Tower of Power rightfully lives up to their name by staying uncompromisingly true to their music.

In close to 4 decades, the 10-men soul and R&B group based in Oakland, California has released an astonishing 19 albums, had the privilege of opening for the Queen of Soul, Aretha Franklin, toured with Santana, Quincy Jones and the Crusaders and jammed with Bruce Springsteen and Huey Lewis (just to name a few). But what’s made them a profound success is their distinctive style of rhythm.

At a press conference held at the Esplanade on Mar 9, UrbanWire got to meet some of the talented rhythm meisters participating in this year’s Mosaic Music Festival.

“There were times in our career where we actually tried to sound like other bands, but we could never do it,” founder and leader, Emilio Castillo explained. “7 years back we thought of it as a curse, but we grew and realised that it was a blessing.”

Latest edition to the group, lead singer Larry Braggs also explained his feelings about the uniqueness of the sound of Tower of Power, “I’ve been in probably 100 bands in my lifetime but once I joined Tower of Power it opened me up to a whole lot of other things that comes to[with] being a musician.” He added, “Hopefully I can do a great job like what they’ve been doing for the past 39 years and we’re going to try doing it for another 39 years if we still can.”

They’ve grown old together, been through the ups ‘n downs with each other, so it’s no wonder they have a special kinship. When bass player Rocco Prestia was away from the band due to medical reasons, Castillo admitted that it was an awakening for the group. The band was forced to hire a replacement, however, as Castillo recollects, “It was by no way like having him here.” He added, “It was a good experience for us to realise how important he is to the sound of Tower of Power,” as he turned to Prestia and they shared a mutual smile of agreement.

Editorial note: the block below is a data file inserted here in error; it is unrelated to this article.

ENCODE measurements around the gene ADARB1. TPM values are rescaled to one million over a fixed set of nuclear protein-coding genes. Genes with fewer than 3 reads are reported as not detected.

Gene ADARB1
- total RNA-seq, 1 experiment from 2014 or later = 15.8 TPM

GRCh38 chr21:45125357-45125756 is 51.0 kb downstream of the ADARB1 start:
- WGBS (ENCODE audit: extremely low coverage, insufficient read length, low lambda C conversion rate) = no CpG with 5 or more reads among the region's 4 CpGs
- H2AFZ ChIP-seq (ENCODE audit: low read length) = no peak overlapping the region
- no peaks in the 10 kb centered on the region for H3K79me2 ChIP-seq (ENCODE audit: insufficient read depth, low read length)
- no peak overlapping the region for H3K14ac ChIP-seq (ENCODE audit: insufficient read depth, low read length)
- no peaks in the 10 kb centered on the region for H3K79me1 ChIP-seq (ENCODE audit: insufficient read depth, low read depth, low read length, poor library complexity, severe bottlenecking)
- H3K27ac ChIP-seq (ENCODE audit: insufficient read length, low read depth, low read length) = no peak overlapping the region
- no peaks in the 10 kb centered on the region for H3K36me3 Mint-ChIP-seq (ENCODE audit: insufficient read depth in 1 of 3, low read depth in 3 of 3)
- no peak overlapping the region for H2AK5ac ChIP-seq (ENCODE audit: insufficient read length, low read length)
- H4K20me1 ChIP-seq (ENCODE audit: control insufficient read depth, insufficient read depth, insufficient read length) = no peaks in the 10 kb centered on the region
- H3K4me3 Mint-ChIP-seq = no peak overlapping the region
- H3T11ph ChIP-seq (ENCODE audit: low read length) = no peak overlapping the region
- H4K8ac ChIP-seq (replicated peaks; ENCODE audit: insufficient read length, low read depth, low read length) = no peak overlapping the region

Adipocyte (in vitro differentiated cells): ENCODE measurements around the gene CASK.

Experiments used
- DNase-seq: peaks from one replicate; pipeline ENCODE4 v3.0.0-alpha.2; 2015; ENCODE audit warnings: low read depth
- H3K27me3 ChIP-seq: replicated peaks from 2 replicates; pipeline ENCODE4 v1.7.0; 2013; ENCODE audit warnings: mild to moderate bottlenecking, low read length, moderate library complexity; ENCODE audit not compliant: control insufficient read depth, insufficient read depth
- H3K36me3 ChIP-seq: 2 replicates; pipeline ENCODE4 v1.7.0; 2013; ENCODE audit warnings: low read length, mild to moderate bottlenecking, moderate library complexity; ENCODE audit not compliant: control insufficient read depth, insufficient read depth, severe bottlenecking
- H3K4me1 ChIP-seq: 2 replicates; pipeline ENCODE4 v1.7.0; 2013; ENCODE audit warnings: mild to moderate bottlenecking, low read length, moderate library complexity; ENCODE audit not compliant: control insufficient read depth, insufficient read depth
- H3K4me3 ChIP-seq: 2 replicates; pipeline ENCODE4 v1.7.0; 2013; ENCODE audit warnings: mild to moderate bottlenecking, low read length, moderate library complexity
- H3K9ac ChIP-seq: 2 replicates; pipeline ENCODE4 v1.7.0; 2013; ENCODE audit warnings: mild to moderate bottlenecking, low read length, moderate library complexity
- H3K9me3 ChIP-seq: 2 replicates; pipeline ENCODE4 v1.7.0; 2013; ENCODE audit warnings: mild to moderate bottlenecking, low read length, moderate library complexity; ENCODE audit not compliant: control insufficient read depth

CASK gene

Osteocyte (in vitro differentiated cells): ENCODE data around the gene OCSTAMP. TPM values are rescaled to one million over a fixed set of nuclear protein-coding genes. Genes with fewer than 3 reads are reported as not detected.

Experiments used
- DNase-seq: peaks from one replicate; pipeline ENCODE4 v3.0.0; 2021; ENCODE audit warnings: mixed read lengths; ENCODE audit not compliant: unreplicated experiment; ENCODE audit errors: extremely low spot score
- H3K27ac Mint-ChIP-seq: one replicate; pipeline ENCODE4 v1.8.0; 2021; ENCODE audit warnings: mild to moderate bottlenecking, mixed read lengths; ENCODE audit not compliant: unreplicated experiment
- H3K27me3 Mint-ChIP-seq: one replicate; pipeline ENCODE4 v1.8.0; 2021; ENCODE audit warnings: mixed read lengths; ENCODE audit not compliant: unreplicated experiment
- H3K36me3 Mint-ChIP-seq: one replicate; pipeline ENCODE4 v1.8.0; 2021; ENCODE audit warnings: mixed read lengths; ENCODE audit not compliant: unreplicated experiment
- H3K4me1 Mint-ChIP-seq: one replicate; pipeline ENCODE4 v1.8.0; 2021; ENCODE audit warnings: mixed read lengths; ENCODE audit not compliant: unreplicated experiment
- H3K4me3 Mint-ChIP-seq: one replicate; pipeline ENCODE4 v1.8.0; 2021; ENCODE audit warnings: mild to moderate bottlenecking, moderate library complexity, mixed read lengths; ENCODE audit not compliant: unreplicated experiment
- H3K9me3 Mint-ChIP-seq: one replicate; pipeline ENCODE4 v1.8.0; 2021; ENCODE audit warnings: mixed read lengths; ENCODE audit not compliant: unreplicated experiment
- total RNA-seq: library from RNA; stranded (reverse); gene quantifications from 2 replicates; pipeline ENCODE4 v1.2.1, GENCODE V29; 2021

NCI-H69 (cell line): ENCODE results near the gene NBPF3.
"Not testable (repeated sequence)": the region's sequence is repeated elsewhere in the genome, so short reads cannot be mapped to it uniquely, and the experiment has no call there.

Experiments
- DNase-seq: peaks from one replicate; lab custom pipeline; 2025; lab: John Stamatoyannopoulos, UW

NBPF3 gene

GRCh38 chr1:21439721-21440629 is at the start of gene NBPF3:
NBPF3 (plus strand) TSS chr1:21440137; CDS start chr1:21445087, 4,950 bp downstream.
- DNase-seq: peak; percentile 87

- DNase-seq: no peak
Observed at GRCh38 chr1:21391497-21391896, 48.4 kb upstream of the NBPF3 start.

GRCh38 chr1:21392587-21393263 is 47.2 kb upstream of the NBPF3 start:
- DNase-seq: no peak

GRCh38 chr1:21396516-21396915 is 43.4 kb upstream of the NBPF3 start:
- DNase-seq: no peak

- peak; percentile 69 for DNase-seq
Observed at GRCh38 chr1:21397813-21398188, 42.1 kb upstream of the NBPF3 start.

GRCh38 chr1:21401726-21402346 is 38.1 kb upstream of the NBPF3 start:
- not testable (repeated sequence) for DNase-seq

But what exactly makes Tower of Power, Tower of Power?

“I remembered Tom Bowers, former singer in the band, once said that Tower of Power could sing the phonebook and it would sound like Tower of Power,” Castillo chuckled.

The rhythm of the music, the dynamic tempos and the personalities of the artistes shine through the cleverly constructed architectural melody. And far from being trapped in an over-commercialised prison, the group doesn’t just make music to make bucks; they’re making music because to them it’s not a job, but something they do for themselves.

“We don’t think of who we write for. We just make music that we like and if we think it works, then other people will think it works as well,” insists Castillo. After releasing 24 albums and selling over a million records, he has a point there.

If you’ve missed their performance at this year’s Mosaic Music Festival, on Mar 10 at the Concert Hall of the Esplanade, you might want to get your hands on a compilation of some of their greatest hits, including the quintessential Tower of Power track “What is Hip”. The 2001 album entitled The Very Best of Tower of Power: The Warner Years CD, is available at Gramophone outlets at $19.95.

For more information about the band, please visit

First photo courtesy of the Esplanade.